What Does a Diet Drug Have in Common With a Swiffer?

What does the new anti-obesity drug Contrave have in common with the Swiffer?

Yes, I’m talking about that Swiffer, the cleaning tool that is essentially a dry mop with disposable dusters that attach to a dispensible handle.

When the Swiffer was first introduced, it was a revolutionary product.  And it remains a top seller for Procter & Gamble, its manufacturer.  But in reality, it’s not exactly a revolutionary idea.  In fact, my mother, in fact (an expert cleaner in her own right, much to my childhood chagrin) used to remark that she could have become a millionaire if she had marketed her own idea for a “homemade Swiffer”:  wet paper towels or dryer sheets wrapped around a broom head.  The Swiffer is one of those miracles of “good design”— an idea that is elegant in its simplicity but surprisingly effective in its application, and I’m sure it has led thousands of housewives (okay, and househusbands, too) to lament, “why didn’t I think of that?”

Enter Contrave.  What exactly is Contrave?  It’s a weight loss drug being developed by Orexigen Pharmaceuticals, Inc.  It’s not available yet, but you may have read about it in the business pages a few weeks ago, when Orexigen’s stock price (symbol: OREX) took a 72% nose dive in a single day after the FDA rejected it, recommending further study of the drug to rule out cardiac toxicity.

Like the Swiffer, Contrave is nothing terribly new; it’s a re-packaged “combination drug” consisting of two commonly used medications that psychiatrists and other doctors have been prescribing for years:  bupropion and naltrexone.  Bupropion (more commonly known as Wellbutrin or Zyban) is frequently used for the treatment of depression (and has been shown to cause some weight loss on its own).  Naltrexone (ReVia or Vivitrol) is an opiate antagonist and has been used in the treatment of alcoholism, opiate dependence, and impulse-control disorders.

In a clincial trial published last year, the combination of 360 mg bupropion (a respectable dose for depression, although not a dose most doctors would start with, right out of the gate) and either 16 or 32 mg naltrexone (a slightly lower dose than we use in alcohol dependence), was associated with an average 5.0% or 6.1% weight loss, respectively, over a one-year period (vs. 1.3% in the placebo group).  A related study, whose results were submitted for FDA approval, used similar doses and found that half of the patients taking Contrave lost >5% of their body weight.

So here we have a novel agent that shows some efficacy in a notoriously hard-to-treat condition, but which is not really a novel agent at all.  Just like the Swiffer is a “gee-whiz” product that is clever, remarkably useful, but conceptually quite simple.

But this is where (in my opinion) the similarities should end.  Very few people would blame Procter & Gamble for developing a product that fills a niche but is really an overpriced combination of some readily available (and much cheaper) materials.  Frugal consumers can pass on the Swiffer and make their own, while plenty of others are willing to pay the premium for the convenience of the name-brand product.  And I think we’d all agree that people can spend their money on household cleaning supplies in whatever way they see fit.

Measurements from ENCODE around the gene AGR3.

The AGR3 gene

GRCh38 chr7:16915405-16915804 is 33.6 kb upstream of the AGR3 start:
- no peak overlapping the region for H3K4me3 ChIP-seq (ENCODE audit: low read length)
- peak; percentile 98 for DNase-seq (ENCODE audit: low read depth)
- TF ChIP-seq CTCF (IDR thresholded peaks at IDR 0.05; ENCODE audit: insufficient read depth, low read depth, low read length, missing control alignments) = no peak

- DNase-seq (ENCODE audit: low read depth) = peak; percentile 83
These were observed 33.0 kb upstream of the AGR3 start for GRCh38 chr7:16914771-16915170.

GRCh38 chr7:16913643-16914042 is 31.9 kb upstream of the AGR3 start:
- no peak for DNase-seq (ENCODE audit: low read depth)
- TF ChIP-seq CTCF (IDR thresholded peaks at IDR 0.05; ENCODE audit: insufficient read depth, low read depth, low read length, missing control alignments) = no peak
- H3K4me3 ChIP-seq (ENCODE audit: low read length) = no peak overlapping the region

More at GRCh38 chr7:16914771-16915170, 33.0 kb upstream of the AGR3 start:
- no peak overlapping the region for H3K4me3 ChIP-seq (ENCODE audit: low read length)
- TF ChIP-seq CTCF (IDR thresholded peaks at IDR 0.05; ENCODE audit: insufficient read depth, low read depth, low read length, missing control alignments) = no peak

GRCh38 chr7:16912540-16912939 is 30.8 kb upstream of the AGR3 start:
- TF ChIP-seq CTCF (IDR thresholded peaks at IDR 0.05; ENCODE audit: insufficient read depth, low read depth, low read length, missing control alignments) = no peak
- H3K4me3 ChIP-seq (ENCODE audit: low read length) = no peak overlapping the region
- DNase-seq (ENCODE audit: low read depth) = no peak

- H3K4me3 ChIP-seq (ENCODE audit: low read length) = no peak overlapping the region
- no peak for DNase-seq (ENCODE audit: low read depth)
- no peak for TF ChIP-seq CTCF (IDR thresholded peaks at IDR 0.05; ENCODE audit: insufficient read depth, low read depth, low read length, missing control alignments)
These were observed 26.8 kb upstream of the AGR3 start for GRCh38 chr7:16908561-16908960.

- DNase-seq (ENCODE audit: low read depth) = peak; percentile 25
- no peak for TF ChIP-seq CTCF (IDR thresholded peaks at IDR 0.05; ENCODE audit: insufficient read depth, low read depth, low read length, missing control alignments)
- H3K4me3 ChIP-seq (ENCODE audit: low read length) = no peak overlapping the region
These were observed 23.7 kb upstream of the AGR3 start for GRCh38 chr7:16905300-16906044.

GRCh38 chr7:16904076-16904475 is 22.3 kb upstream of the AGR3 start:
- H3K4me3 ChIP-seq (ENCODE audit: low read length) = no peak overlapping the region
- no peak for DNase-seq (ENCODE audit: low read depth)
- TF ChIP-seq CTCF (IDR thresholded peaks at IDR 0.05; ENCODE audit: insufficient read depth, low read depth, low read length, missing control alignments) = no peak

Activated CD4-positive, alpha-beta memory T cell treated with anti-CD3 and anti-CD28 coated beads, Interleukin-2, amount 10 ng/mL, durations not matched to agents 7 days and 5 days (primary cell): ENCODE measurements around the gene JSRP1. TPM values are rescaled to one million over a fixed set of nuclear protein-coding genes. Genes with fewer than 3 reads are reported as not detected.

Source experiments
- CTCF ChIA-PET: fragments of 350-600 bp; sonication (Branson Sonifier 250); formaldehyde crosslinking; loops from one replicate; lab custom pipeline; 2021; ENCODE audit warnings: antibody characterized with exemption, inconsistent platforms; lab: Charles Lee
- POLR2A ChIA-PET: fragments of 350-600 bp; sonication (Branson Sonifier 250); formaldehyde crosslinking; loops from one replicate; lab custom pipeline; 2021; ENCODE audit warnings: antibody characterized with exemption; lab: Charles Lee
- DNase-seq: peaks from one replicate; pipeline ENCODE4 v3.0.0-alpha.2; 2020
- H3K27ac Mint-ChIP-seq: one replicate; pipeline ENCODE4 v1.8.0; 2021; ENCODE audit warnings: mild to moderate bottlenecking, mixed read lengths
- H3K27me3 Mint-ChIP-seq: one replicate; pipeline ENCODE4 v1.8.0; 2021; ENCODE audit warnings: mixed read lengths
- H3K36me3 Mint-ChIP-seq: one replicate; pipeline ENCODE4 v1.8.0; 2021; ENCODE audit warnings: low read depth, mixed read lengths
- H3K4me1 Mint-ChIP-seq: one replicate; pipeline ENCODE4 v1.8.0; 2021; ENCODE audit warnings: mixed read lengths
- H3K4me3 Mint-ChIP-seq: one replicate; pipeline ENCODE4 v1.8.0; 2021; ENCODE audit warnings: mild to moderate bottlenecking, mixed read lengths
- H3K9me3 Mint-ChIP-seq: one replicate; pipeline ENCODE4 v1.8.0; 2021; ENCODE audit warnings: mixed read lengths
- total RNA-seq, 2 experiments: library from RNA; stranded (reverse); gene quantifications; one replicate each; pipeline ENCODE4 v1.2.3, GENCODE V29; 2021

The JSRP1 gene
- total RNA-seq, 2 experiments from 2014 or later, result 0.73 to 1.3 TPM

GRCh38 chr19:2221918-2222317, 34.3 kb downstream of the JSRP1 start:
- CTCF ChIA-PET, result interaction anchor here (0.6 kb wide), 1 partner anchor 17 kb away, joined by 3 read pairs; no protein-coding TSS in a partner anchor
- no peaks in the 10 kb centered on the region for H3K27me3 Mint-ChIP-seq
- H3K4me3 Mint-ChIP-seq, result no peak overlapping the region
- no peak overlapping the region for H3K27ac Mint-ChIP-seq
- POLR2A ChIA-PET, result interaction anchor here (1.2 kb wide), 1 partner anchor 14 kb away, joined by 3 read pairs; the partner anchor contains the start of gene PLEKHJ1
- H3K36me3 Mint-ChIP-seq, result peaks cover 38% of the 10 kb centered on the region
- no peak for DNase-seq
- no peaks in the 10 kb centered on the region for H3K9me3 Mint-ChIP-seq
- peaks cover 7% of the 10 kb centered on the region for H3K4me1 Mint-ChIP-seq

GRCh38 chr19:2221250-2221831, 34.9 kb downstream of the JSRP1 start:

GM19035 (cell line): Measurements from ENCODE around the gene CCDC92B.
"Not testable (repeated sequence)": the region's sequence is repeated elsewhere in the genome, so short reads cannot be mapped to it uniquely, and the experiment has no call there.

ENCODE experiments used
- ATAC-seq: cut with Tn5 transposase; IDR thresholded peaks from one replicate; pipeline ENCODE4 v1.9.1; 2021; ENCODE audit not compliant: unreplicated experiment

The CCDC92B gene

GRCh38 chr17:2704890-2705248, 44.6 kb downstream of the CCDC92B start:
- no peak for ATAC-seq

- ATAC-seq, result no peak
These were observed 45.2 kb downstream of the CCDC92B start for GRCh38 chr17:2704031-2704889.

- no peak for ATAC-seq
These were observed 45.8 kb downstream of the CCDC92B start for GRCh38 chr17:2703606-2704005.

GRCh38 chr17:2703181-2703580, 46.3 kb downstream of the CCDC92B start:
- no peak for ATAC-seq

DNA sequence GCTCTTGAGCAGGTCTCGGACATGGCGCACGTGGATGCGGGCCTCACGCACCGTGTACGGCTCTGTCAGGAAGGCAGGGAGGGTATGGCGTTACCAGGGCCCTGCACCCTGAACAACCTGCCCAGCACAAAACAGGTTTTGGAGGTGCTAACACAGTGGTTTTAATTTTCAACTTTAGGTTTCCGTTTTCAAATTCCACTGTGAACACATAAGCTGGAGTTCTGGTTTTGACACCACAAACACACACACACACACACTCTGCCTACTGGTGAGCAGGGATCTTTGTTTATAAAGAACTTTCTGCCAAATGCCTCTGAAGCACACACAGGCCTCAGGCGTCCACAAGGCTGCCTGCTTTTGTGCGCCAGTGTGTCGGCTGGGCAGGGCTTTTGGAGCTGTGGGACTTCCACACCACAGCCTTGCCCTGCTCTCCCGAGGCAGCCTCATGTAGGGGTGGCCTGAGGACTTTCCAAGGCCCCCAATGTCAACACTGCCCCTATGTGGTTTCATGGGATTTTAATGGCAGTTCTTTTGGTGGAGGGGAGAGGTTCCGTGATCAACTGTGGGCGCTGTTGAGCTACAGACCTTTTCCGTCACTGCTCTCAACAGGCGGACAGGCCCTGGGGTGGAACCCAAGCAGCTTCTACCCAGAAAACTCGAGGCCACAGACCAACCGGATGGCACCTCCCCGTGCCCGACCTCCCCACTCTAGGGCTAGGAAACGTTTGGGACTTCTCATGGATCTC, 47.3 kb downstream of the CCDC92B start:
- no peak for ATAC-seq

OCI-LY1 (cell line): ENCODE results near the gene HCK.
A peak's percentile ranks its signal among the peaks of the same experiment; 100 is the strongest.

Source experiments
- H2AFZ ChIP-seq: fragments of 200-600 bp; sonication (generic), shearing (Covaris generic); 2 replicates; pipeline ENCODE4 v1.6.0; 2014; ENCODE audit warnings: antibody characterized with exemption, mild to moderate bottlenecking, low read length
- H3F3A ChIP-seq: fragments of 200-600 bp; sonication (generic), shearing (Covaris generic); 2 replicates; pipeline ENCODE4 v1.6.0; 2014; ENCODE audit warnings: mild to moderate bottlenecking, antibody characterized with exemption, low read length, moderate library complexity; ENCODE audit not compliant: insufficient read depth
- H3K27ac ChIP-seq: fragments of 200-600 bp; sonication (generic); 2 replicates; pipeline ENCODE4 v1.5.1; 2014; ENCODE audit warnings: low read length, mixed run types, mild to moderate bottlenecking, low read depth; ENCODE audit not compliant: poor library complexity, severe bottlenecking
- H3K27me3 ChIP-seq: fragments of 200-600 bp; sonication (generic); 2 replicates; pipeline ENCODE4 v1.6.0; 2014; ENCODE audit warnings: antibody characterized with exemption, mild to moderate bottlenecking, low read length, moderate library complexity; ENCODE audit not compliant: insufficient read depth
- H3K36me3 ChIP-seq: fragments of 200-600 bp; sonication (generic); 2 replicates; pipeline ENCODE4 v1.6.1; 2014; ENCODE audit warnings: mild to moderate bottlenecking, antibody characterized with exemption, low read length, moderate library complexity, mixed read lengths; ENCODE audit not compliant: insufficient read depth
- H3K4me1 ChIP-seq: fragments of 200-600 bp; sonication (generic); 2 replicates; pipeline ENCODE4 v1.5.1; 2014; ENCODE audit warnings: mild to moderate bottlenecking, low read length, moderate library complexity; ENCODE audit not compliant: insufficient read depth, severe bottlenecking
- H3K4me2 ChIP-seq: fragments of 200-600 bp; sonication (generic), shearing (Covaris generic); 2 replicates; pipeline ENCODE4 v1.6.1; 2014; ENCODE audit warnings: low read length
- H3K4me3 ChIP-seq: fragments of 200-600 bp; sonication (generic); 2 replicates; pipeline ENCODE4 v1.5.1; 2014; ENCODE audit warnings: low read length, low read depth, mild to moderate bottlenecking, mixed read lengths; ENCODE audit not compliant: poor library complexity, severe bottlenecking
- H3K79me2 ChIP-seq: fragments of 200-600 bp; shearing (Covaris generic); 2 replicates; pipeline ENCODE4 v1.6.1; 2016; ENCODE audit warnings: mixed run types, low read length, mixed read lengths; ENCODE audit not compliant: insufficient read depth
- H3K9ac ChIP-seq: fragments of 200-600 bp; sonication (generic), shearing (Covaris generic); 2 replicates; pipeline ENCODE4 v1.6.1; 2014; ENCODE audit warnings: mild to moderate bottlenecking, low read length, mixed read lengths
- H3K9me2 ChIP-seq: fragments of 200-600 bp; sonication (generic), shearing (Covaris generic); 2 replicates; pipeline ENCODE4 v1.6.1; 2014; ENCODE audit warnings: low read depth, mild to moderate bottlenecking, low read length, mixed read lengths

But in medicine things are different.  When a product receives FDA approval for a given indication (especially a disease as prevalent as obesity), it’s an automatic market; plenty of doctors will prescribe it, and insurance companies & public insurers like Medicaid will cover it.  Simultaneously, you can bet that a well-orchestrated promotional campaign will rally millions of customers to “ask their doctor” about this “brand new diet drug” they saw on TV.  And Orexigen will most certainly charge a hefty premium over the component costs of bupropion and naltrexone alone, to recover the costs of clinical trials and to return a profit to its shareholders.  To be sure, as doctors learn that Contrave is actually a combo of two cheaper drugs they can easily prescribe, they might prescribe less of it, but not before a huge market is created and exploited.

Ingenuity is a wonderful thing, especially when it’s brought to bear on problems that are notoriously difficult to solve, whether it’s the obesity epidemic or that mess on your kitchen floor.  However, when a manufacturer repackages old products under a new name and charges a hefty premium for it, we need to be aware of this, and make decisions accordingly.  While most consumers don’t mind paying an extra few bucks for the convenience of a Swiffer, we should think twice about allowing our cash-strapped medical system to shell out the billions for a “blockbuster” drug like Contrave.

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One Response to What Does a Diet Drug Have in Common With a Swiffer?

  1. Dinah of Shrink Rap says:

    Hi, Steve and thanks for the personal invite. Love the blog!
    What year did you graduate from Cornell?
    And thank you for the doses on Contrave. But swiffers actually are better than paper towels on mops— the wipe thing is stronger, and the battery operated kind that you squirt is a lot of fun.

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